Before Ja Ja Ja, there was Tack! Tack! Tack! – birthed from the brain of Nick Levine (pictured above with Cat5), it was a celebration of the finest Swedish indie bands and labels delivered with a gung ho spirit every month at London’s West End venue The Social. Memories were born, legend was made. And, for the first time – underground acts of Sweden were given a platform to showcase their wares. Or backing tracks.

Here, Levine sums up the history of Tack! Tack! Tack! re-counting some of his favourite shows and experiences.

Like so many of the best ideas, it started out in the pub. At the John Snow in Soho, along with co-founders Jason Christie and Simon Tagestam, we sketched out an idea of putting on a live music night for Swedish musicians in London. The premise for the night was initially inspired by me going to see Labrador Records’ Wan Light play at the Barfly to a crowd of twenty on a damp Tuesday night.

It was the autumn of 2004, and I had recently relocated back to London after a three year hiatus living in Brighton. During my time by the sea I’d become infatuated with Swedish indie pop after being given a mixtape by a friend who was studying at the language school in Portslade.

At the time I was familiar with the more popular Swedish indie artists of the day. Bands like The Sountrack Of Our Lives, Kent, The Hives and Sahara Hotnights. However, the compilation opened up my ears to a myriad of exciting and seemingly exotic sounds I never knew existed. From the likes of pop pinup Hakan Hellstrom, to the nerdy indie of Bob Hund, these bands were a world away from their more well-known commercial contemporaries. Around a quarter of the songs on the cassette were in Swedish but when the melodies were this sweet I didn’t give a damn.

There was never any long term plan for Tack! Tack! Tack!. It was more of an experiment. The overriding rule of the promotion was that three quarters of any band playing had to be in possession of valid Swedish passports.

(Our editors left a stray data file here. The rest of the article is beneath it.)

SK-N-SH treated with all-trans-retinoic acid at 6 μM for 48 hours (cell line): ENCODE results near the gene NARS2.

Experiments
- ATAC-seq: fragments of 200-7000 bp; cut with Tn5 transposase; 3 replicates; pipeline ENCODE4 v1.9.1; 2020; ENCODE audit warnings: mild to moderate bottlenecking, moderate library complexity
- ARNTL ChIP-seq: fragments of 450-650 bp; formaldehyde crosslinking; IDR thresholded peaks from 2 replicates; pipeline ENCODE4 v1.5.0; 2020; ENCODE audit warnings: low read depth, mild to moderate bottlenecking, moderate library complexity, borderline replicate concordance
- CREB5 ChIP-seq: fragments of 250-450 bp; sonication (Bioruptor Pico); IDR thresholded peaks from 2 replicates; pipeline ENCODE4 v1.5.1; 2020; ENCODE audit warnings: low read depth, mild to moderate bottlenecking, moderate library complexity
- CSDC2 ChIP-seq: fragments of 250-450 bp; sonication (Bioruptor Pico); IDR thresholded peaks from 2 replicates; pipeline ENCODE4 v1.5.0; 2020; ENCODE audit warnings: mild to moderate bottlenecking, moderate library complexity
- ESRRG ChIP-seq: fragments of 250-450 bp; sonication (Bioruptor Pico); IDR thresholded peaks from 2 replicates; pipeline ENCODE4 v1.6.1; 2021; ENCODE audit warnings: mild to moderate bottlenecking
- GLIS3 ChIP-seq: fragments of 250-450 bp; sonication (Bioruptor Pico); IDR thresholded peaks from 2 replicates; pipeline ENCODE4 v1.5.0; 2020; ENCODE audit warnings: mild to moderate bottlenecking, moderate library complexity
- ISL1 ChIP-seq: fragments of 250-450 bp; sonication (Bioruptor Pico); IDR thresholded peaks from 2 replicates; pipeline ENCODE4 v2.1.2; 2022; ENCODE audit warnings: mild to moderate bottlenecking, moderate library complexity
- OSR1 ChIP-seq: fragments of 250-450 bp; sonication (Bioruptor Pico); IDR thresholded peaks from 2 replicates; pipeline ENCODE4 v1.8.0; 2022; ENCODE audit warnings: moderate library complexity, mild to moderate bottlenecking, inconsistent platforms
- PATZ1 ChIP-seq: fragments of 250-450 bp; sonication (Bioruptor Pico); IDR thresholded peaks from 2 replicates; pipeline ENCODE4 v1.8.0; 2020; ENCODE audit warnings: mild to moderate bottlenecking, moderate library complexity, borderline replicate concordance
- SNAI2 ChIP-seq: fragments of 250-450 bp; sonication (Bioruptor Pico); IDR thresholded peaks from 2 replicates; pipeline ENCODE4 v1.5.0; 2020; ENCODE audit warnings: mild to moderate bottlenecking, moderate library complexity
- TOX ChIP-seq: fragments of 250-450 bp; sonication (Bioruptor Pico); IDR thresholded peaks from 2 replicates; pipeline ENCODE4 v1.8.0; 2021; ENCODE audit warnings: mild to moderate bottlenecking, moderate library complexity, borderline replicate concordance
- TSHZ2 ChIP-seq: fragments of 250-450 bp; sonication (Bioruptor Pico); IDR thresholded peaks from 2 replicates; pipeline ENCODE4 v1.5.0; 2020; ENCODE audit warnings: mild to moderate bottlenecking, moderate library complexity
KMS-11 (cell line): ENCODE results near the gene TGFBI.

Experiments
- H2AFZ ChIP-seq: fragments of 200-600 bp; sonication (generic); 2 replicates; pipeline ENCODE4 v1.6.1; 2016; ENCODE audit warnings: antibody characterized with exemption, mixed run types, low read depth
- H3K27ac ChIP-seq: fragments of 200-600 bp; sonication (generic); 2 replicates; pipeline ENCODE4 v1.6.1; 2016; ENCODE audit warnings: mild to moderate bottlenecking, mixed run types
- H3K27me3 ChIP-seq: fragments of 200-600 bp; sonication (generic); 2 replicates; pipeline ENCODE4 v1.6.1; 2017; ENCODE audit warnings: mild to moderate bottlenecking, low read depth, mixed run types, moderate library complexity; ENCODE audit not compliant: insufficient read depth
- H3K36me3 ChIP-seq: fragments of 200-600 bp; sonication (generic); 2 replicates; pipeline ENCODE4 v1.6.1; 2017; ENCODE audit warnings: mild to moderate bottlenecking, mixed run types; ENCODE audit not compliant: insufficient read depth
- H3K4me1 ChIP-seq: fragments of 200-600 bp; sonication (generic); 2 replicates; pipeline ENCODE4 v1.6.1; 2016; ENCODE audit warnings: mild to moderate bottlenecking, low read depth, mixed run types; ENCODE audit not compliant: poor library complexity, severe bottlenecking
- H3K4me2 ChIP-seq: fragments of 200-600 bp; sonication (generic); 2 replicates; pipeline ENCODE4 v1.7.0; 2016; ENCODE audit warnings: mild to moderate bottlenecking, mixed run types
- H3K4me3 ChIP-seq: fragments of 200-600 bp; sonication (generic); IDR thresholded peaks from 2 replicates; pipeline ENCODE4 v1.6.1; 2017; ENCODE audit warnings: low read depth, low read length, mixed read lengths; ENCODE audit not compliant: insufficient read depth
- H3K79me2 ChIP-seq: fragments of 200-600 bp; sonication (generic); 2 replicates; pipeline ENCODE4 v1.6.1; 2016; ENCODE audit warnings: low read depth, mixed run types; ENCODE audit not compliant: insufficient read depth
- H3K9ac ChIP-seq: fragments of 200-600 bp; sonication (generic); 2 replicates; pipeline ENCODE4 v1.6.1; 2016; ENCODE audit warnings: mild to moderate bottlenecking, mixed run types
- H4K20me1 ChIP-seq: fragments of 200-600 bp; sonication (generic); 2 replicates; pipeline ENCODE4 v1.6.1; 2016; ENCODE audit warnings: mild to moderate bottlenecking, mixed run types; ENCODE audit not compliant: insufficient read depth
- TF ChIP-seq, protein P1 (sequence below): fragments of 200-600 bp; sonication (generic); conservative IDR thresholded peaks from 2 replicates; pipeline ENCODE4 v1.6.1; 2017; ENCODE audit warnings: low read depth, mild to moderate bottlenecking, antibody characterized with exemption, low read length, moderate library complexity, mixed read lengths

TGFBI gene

For the first event we put on Cat5 and The Legends, artists from Sweden’s two finest indie labels: Service and Labrador.

Whilst the lineup couldn’t be faulted, the flyers and posters were shoddy. Having to pull in favours left, right and centre, the first poster design was a crude yellow on blue affair and screamed information overload long before before broadband became ubiquitous.

Through sheer chutzpah we managed to sell out The Social on the opening night, despite both artists on the bill being completely unheard of in the UK. We promoted the event at notorious Swedish hangouts in London such as The Harcourt Arms, the Swedish Church and plugged the event online via Scandinavian journal It’s A Trap and the London Svenskar website.

For the next two years we put on some of the best known artists in Sweden in a concrete basement with no windows. The capacity of The Social may have only been around 200 but the perception in Sweden was that the night was much much bigger. Our mantra was taken from the infamous New Yorker cartoon, “On the internet no-one knows that you are a dog.”

Through the implementation of cheeky bots, on the then nascent MySpace, and being placed in the Top Friends of notable Swedish artists, the Tack! Tack! Tack! profile amassed over 20,000 friends.

It was not uncommon for people to fly in overseas from Sweden (alongside Swedish pop fans from other European countries) and use the club night as an excuse to visit London and see their favourite artists in an intimate setting compared to their home territory.